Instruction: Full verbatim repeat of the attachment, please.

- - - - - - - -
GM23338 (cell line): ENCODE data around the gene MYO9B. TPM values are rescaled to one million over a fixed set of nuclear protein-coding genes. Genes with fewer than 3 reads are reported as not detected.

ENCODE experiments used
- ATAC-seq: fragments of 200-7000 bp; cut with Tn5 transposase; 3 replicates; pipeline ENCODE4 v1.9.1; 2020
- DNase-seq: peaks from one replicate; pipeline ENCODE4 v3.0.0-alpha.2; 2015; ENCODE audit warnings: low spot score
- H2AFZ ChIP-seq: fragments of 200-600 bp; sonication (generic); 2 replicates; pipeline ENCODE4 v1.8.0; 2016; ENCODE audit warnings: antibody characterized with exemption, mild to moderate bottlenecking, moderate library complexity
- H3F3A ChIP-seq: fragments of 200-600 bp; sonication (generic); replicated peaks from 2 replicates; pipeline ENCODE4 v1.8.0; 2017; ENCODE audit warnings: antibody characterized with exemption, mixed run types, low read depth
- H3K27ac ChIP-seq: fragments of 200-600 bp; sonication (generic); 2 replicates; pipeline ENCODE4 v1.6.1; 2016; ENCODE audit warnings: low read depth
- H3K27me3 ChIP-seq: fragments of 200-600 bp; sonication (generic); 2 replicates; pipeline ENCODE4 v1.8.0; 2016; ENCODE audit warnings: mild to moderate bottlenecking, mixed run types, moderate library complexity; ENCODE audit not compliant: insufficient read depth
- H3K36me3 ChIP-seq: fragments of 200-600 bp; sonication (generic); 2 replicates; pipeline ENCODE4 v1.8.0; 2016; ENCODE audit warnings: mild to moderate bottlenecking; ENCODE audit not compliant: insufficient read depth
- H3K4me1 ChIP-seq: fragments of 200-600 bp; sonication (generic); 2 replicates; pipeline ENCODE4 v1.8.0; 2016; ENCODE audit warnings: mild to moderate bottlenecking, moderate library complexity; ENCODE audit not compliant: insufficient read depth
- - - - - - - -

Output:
GM23338 (cell line): ENCODE data around the gene MYO9B. TPM values are rescaled to one million over a fixed set of nuclear protein-coding genes. Genes with fewer than 3 reads are reported as not detected.

ENCODE experiments used
- ATAC-seq: fragments of 200-7000 bp; cut with Tn5 transposase; 3 replicates; pipeline ENCODE4 v1.9.1; 2020
- DNase-seq: peaks from one replicate; pipeline ENCODE4 v3.0.0-alpha.2; 2015; ENCODE audit warnings: low spot score
- H2AFZ ChIP-seq: fragments of 200-600 bp; sonication (generic); 2 replicates; pipeline ENCODE4 v1.8.0; 2016; ENCODE audit warnings: antibody characterized with exemption, mild to moderate bottlenecking, moderate library complexity
- H3F3A ChIP-seq: fragments of 200-600 bp; sonication (generic); replicated peaks from 2 replicates; pipeline ENCODE4 v1.8.0; 2017; ENCODE audit warnings: antibody characterized with exemption, mixed run types, low read depth
- H3K27ac ChIP-seq: fragments of 200-600 bp; sonication (generic); 2 replicates; pipeline ENCODE4 v1.6.1; 2016; ENCODE audit warnings: low read depth
- H3K27me3 ChIP-seq: fragments of 200-600 bp; sonication (generic); 2 replicates; pipeline ENCODE4 v1.8.0; 2016; ENCODE audit warnings: mild to moderate bottlenecking, mixed run types, moderate library complexity; ENCODE audit not compliant: insufficient read depth
- H3K36me3 ChIP-seq: fragments of 200-600 bp; sonication (generic); 2 replicates; pipeline ENCODE4 v1.8.0; 2016; ENCODE audit warnings: mild to moderate bottlenecking; ENCODE audit not compliant: insufficient read depth
- H3K4me1 ChIP-seq: fragments of 200-600 bp; sonication (generic); 2 replicates; pipeline ENCODE4 v1.8.0; 2016; ENCODE audit warnings: mild to moderate bottlenecking, moderate library complexity; ENCODE audit not compliant: insufficient read depth